Flat tire Disaster in using the supplied jack

Discussion in 'Gen 3 Prius Care, Maintenance & Troubleshooting' started by priusperson, Dec 3, 2009.

  1. priusperson

    priusperson New Member

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    I had a flat tire driving down to San Diego from Los Angeles on Thanksgiving day. It came on very sudden - no warning light whatsoever - so I didn't have a chance to get off the freeway. I don't have roadside assistance so I had to change the tire myself which shouldn't have been too bad - SO I THOUGHT!! The jack that comes with the car is USLESSS!! Once the jack began lifting the car, the handle was impossible to crank. Since you have to lift the car very high to attach the spare I had to crank it little by little with a screwdriver inserted into the crank hole. This took me almost an hour. The jack also ended up slanted (even though it started up straight) and I was afraid the car was going to fall off the jack so I slipped the spare tire under the car. Has anyone else had this problem? The tire had to be replaced since I drove on the rim. I've looked at small hydraulic jacks but most weigh around 50 - 60 lbs. That's alot of weight to be lugging around all the time. My other option was to buy a larger and sturdier crank tool - one designed for a Camry or larger car. Does anyone have any suggestions? Has anyone used the jack or do most people have roadside assistance? Thanks.
     
  2. ceric

    ceric New Member

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    Your jack from Prius may be defected.
    The jack that came with my Mazda CX9 (weighing 4600lbs) can easily lift it up w/o much effort.
    Same basic design.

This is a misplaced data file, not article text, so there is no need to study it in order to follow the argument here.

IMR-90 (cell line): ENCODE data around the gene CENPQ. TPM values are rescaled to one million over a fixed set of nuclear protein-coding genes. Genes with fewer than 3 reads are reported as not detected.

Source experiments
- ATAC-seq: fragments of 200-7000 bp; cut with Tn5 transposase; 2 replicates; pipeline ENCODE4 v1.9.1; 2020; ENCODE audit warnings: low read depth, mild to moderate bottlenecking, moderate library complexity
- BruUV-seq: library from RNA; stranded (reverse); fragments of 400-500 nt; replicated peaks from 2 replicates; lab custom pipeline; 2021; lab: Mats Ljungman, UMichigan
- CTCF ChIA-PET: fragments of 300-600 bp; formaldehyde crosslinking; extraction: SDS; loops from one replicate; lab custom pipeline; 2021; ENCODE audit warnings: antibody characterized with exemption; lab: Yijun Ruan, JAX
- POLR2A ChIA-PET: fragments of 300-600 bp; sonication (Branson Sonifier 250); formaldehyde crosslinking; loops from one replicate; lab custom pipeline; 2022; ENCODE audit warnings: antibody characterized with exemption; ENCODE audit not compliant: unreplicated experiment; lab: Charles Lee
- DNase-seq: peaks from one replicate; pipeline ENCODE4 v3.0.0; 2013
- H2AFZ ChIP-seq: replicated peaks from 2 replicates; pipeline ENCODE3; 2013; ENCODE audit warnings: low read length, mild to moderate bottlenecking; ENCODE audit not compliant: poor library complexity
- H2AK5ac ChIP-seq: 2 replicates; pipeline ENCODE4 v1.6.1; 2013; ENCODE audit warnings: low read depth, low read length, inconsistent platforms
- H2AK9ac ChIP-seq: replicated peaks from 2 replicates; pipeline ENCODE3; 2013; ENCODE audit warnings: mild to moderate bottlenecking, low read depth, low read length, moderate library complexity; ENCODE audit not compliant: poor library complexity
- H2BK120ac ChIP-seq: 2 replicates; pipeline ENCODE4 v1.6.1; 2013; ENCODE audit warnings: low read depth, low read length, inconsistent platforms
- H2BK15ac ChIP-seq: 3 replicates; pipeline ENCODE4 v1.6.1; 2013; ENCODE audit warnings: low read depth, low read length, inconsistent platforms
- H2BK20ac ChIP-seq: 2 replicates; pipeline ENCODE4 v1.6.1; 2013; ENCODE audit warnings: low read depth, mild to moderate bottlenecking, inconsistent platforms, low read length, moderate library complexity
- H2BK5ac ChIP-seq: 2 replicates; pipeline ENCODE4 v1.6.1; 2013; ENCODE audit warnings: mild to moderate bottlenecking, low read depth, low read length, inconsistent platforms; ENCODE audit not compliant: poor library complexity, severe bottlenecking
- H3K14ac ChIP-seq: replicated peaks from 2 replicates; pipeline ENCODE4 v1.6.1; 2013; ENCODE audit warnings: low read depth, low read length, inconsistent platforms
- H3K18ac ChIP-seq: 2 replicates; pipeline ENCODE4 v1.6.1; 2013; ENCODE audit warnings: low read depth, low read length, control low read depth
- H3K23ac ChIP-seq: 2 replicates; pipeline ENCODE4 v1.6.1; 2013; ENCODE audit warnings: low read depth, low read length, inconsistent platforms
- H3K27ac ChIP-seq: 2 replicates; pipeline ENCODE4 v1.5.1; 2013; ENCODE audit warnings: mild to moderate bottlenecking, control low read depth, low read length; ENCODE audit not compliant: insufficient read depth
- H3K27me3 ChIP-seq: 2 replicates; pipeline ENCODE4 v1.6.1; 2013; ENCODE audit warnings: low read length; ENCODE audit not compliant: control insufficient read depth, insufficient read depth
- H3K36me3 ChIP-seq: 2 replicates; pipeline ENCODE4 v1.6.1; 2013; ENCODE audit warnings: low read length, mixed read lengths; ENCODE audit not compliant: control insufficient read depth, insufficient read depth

3. Rhino

    Rhino New Member

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    If it takes me an hour to jack up the car as you say, and the car was at some funny angle so that the jack not vertical when up, I would have given up after 20 minutes and call a tow truck.

    I am not saying it is your fault.

    But you have to give up at some point and not torture yourself.

    All jacks are flimsy things because you are expected to use it maybe once in 10 years. It certainly does not pay to have a sturdy jack. How many flats have you gotten in 10 years? So say you get one flat per 10 years. It takes you 2 hours to fix. That's only 12 minute per year. This is a small penalty vs. carrying a 40 pound jack. I rather work 12 minutes per year than carry a 40 pound jack.

    I don't have roadside assistance. If I get a flat on the freeway, I'll get out of the car fast and call a towtruck to help me from a safe distance off the road. Life is too precious to mess with changing a tire on the freeway. $100, $200. It is worth it. You can die changing a tire on the road.
     
  4. priusperson

    priusperson New Member

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    The worst part was, that is was Thanksgiving day. Nothing opened. Not even tow trucks readily available. The U.S. stops functioning on big holidays. But I did manage to pull onto a shoulder and felt fairly safe. And you're right. This was the first flat I've had to fix in almost 30 years. I went to the dealer next day and told him what happened. He told me I must have used the jack wrong. DUH! I'm almost 70 years old and I think I know how to use a jack. Thanks for the feedback.
     
  5. eyePod

    eyePod Classic Silver

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    Wow. Good story but I feel for you! I haven't used the jack. There are many ways to get roadside assistance - it seems like everyone from cell phones to car insurance sell it - must be a money maker at one throw per 10 years!! But maybe it is worth it?